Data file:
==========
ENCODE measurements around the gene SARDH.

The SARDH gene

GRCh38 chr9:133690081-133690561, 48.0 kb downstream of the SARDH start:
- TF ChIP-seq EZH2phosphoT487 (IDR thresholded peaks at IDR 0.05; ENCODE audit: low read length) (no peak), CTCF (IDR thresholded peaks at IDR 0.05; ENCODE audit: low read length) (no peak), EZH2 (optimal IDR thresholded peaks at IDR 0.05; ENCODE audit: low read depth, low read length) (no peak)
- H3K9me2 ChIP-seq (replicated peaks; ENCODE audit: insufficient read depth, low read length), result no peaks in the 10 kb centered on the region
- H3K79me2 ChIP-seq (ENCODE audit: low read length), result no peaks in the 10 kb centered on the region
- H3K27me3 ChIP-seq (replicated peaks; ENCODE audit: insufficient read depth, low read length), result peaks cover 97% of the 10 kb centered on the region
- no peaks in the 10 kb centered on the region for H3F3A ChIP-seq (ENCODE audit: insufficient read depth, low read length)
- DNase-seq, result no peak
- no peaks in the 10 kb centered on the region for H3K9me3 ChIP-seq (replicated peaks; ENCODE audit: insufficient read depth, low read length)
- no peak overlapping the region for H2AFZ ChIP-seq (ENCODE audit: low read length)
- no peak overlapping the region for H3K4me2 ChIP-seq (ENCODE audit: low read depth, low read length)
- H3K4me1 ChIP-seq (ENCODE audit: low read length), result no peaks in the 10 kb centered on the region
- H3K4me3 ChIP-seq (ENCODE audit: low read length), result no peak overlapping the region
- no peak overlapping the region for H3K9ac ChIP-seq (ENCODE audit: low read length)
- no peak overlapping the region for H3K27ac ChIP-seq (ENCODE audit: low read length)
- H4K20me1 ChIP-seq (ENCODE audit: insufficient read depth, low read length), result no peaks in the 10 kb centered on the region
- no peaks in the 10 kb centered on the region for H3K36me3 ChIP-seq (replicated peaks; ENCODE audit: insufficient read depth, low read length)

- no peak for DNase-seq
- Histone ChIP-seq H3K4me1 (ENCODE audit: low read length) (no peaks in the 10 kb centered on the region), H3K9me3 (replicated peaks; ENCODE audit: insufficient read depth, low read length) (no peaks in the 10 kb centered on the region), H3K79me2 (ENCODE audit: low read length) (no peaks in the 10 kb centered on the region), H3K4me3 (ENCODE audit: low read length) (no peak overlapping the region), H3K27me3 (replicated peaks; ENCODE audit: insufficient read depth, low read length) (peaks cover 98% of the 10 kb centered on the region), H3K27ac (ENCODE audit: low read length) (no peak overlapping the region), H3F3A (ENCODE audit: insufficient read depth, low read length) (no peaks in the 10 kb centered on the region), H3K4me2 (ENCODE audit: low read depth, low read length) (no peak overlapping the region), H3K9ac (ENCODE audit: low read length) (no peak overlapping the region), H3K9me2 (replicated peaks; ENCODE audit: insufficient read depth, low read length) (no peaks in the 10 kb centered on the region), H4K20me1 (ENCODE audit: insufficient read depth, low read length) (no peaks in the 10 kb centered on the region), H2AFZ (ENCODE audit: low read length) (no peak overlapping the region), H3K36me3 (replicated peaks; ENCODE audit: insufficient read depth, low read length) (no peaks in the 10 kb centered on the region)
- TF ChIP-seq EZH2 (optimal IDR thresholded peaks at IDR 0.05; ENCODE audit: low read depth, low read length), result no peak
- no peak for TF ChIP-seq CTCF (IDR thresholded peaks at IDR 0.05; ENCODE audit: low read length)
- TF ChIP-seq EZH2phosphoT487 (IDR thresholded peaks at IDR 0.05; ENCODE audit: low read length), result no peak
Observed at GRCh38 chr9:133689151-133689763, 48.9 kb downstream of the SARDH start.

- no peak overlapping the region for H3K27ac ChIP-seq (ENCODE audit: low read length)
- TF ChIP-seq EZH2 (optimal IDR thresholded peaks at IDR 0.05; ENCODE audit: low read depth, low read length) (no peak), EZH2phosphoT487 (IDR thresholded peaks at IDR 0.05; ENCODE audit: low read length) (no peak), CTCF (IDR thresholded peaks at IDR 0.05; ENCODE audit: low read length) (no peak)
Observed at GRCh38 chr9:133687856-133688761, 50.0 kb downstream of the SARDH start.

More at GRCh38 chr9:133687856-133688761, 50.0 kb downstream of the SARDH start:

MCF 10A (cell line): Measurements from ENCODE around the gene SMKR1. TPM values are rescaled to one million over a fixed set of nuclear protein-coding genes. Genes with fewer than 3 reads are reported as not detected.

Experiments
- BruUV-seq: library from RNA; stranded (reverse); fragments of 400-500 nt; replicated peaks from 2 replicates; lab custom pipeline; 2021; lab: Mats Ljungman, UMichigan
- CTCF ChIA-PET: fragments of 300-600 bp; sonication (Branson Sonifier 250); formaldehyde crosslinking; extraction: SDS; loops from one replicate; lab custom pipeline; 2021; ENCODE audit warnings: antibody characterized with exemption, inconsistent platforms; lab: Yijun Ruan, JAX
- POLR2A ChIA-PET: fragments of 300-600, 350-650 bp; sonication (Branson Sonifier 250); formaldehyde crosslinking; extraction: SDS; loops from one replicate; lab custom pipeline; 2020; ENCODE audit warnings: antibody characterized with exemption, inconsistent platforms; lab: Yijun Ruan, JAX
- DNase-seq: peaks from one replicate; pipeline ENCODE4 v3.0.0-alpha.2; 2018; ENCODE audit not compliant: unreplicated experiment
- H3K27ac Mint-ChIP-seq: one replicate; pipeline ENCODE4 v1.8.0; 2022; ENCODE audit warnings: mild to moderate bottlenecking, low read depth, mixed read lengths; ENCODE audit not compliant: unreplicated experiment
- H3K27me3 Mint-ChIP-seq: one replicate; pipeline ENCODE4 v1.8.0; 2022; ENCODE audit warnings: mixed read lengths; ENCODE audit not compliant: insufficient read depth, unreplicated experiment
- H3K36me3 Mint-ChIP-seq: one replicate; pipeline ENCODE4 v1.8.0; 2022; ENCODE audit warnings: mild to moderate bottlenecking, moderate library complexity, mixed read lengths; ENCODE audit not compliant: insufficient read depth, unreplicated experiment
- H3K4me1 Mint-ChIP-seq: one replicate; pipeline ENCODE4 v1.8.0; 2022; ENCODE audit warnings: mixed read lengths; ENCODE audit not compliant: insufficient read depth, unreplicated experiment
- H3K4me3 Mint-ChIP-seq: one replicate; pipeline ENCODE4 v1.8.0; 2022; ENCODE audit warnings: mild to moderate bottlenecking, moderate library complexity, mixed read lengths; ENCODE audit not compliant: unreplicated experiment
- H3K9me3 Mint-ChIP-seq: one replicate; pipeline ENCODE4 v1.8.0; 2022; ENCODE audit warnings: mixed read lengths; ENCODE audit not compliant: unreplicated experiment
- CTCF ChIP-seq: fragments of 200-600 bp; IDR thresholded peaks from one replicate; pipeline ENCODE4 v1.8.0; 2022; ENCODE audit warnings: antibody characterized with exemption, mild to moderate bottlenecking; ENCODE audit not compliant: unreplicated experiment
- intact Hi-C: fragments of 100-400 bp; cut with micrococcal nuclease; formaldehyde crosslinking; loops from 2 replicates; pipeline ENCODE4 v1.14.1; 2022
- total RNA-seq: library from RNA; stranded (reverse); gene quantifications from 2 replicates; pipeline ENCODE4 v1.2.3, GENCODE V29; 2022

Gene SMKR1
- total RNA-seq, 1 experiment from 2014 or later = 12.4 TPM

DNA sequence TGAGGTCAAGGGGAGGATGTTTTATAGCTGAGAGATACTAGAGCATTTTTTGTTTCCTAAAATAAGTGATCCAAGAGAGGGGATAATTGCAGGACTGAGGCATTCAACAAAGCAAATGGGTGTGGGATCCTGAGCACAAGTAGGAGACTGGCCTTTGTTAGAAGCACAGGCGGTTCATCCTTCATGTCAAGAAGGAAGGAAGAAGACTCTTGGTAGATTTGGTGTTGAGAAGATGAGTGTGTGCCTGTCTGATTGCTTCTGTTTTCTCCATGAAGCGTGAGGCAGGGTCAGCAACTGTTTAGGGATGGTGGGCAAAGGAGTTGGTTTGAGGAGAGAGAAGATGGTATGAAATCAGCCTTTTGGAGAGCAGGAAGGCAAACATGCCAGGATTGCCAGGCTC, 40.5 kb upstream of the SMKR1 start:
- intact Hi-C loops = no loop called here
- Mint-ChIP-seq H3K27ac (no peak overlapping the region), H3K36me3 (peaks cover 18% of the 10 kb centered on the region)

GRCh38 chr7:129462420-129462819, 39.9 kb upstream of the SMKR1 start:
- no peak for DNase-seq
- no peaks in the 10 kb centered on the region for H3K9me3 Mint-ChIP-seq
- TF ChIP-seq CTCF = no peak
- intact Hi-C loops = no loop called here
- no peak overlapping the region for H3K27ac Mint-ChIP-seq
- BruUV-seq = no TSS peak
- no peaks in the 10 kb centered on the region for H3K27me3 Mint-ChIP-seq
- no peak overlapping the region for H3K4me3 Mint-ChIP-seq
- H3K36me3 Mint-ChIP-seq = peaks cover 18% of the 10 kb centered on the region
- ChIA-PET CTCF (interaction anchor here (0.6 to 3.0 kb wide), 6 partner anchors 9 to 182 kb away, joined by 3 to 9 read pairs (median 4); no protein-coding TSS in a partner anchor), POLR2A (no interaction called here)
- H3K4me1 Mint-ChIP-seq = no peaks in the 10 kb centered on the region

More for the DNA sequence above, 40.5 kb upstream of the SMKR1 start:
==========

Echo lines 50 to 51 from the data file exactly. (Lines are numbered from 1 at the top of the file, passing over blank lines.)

- no peak for DNase-seq
- no peaks in the 10 kb centered on the region for H3K9me3 Mint-ChIP-seq